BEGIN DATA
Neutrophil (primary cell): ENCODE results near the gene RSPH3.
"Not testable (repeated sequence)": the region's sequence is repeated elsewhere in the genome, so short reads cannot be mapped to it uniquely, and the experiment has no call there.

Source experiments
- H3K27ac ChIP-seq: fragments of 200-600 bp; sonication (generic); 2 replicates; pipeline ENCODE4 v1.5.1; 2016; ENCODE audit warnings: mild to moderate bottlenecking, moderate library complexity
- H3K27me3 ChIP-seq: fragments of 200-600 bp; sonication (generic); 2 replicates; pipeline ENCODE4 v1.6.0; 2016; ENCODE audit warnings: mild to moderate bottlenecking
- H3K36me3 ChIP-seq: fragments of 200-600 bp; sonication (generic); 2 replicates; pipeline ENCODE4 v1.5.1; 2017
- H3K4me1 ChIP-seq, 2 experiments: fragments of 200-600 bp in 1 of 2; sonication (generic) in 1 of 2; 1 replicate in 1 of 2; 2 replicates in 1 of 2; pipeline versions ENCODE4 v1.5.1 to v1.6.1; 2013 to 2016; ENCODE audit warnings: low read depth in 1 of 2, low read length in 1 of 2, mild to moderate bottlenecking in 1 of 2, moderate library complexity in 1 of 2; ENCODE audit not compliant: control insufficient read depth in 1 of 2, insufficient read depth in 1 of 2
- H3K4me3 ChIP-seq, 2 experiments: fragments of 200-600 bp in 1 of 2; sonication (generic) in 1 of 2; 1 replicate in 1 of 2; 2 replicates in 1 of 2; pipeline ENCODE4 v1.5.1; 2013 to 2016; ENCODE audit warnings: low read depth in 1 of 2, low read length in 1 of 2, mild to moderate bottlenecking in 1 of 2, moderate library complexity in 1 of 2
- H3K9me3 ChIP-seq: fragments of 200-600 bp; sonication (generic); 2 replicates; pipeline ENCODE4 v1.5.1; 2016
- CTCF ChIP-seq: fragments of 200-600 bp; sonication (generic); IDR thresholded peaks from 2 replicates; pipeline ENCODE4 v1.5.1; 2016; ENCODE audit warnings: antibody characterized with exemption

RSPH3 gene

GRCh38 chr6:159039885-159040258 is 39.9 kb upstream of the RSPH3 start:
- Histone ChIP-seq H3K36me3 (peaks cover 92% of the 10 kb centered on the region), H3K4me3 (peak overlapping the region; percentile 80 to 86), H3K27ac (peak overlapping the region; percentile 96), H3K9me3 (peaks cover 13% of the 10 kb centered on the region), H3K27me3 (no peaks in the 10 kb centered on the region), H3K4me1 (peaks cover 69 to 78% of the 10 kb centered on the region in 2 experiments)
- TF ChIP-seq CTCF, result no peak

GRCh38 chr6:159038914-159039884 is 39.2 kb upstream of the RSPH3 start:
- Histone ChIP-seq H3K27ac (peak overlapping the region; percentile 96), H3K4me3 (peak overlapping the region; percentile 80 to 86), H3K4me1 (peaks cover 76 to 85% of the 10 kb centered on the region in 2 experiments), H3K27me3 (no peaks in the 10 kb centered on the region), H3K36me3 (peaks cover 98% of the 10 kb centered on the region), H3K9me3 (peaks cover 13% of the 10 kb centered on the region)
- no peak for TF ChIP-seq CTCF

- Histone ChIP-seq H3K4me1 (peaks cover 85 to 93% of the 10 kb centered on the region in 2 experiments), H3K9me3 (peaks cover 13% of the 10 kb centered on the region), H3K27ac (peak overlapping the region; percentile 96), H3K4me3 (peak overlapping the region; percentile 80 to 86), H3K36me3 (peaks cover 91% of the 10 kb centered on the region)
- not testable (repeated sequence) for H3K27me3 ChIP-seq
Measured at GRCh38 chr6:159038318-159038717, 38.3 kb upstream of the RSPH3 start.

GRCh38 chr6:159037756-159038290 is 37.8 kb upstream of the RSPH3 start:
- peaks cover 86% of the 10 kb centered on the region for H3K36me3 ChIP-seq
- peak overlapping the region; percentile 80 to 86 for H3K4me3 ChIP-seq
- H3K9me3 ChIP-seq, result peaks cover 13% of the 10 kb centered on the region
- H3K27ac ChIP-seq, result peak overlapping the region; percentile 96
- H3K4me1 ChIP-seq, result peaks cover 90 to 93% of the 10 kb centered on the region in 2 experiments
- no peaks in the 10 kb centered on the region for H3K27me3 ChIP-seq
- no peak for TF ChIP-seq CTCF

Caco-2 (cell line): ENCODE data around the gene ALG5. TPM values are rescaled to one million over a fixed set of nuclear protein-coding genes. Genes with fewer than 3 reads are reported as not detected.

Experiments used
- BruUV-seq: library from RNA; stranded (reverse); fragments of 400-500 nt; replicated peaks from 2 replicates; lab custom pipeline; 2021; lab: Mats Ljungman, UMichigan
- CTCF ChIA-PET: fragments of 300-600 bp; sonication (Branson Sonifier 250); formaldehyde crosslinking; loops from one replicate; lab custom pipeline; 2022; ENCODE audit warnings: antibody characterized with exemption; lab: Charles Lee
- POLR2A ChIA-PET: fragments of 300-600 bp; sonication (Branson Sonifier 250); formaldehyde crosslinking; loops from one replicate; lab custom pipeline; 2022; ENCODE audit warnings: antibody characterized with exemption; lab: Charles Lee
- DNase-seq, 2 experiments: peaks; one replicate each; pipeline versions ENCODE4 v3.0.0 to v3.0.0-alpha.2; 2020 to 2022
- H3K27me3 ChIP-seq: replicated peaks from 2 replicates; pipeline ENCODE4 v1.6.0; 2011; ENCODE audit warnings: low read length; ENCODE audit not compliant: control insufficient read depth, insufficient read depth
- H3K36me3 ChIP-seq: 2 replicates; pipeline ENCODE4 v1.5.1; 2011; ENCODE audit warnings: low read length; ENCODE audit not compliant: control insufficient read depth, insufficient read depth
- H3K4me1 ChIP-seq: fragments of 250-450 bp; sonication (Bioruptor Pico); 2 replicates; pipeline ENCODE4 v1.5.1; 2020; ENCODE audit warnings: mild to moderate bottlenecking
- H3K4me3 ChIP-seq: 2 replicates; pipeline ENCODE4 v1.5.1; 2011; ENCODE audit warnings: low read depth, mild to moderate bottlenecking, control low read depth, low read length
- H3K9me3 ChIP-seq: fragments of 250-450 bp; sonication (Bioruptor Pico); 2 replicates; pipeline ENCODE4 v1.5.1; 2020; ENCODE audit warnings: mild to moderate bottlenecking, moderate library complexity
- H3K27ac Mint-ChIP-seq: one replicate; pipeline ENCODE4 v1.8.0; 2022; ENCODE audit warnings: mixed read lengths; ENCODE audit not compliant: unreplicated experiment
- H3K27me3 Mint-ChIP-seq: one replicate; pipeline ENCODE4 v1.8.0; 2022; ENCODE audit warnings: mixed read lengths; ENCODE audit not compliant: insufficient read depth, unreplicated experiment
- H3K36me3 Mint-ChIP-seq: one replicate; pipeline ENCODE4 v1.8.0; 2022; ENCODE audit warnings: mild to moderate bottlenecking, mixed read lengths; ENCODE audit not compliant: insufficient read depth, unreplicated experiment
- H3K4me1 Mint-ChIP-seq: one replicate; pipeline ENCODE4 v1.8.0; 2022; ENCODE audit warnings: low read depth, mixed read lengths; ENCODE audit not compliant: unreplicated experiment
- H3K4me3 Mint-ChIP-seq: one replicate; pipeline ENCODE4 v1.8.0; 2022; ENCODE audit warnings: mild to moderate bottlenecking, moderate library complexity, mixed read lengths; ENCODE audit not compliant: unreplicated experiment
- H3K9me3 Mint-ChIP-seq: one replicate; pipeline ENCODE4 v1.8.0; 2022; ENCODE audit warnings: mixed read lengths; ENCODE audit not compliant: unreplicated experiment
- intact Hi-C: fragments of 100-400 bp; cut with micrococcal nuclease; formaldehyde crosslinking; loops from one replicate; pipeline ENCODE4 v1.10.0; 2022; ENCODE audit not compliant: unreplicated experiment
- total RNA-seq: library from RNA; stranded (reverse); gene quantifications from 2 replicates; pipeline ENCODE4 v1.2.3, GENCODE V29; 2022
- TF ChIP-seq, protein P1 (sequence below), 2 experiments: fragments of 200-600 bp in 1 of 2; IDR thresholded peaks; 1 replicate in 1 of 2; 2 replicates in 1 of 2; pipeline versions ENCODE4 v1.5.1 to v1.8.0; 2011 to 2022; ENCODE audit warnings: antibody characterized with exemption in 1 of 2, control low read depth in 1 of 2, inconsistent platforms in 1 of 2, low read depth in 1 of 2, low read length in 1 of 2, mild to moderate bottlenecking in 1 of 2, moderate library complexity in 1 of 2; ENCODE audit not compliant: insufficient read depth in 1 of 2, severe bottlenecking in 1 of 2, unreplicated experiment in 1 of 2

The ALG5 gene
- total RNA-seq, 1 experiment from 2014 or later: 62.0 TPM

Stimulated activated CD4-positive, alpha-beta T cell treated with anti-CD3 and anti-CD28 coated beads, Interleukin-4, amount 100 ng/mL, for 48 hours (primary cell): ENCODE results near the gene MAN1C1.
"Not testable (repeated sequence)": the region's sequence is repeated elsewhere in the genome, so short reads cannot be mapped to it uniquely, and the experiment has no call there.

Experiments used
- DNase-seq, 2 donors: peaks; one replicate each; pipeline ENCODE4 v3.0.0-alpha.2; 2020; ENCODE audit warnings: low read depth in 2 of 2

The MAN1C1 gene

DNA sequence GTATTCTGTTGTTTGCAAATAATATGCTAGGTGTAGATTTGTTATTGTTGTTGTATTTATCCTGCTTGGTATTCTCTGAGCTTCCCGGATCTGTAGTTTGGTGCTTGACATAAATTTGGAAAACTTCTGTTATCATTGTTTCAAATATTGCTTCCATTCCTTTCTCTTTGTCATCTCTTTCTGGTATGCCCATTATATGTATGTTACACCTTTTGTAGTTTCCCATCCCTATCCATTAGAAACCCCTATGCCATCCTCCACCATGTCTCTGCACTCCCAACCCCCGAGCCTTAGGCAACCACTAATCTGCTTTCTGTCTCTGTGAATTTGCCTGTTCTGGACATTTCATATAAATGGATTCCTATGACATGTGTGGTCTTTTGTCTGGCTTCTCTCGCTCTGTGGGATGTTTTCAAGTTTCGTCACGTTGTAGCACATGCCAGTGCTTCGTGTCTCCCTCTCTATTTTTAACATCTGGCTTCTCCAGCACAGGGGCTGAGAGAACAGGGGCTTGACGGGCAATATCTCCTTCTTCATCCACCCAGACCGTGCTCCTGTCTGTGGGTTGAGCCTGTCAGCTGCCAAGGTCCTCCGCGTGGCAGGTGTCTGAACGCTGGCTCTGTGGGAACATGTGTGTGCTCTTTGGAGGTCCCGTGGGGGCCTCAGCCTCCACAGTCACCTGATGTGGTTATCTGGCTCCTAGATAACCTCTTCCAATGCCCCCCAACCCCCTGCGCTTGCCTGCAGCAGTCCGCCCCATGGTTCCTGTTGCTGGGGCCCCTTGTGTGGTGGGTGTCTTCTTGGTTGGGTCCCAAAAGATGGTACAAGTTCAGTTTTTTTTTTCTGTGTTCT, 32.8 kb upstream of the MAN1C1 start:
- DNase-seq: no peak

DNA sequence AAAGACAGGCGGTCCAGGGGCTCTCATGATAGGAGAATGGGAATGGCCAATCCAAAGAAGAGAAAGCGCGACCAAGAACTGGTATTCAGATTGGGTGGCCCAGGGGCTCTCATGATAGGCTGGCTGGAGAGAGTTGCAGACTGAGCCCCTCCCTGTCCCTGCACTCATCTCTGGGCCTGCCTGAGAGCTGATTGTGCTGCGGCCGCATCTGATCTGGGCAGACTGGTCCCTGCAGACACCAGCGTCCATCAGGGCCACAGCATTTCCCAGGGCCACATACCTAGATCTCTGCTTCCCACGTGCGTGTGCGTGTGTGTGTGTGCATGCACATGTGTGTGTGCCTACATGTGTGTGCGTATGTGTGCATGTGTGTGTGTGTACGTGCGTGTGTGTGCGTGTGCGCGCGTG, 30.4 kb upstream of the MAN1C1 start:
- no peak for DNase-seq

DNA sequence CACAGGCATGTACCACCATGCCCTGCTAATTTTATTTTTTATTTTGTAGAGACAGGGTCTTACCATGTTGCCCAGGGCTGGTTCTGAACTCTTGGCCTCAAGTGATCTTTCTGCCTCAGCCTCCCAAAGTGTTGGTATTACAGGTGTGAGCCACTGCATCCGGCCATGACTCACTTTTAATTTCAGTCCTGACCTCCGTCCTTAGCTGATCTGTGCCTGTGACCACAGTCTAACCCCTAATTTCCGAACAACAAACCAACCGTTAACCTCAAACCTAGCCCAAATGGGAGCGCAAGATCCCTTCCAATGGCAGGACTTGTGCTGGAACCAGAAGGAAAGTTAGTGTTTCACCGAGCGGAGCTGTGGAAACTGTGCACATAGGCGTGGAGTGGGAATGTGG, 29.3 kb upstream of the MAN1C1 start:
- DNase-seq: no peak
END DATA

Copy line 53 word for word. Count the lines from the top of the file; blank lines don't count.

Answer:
Experiments used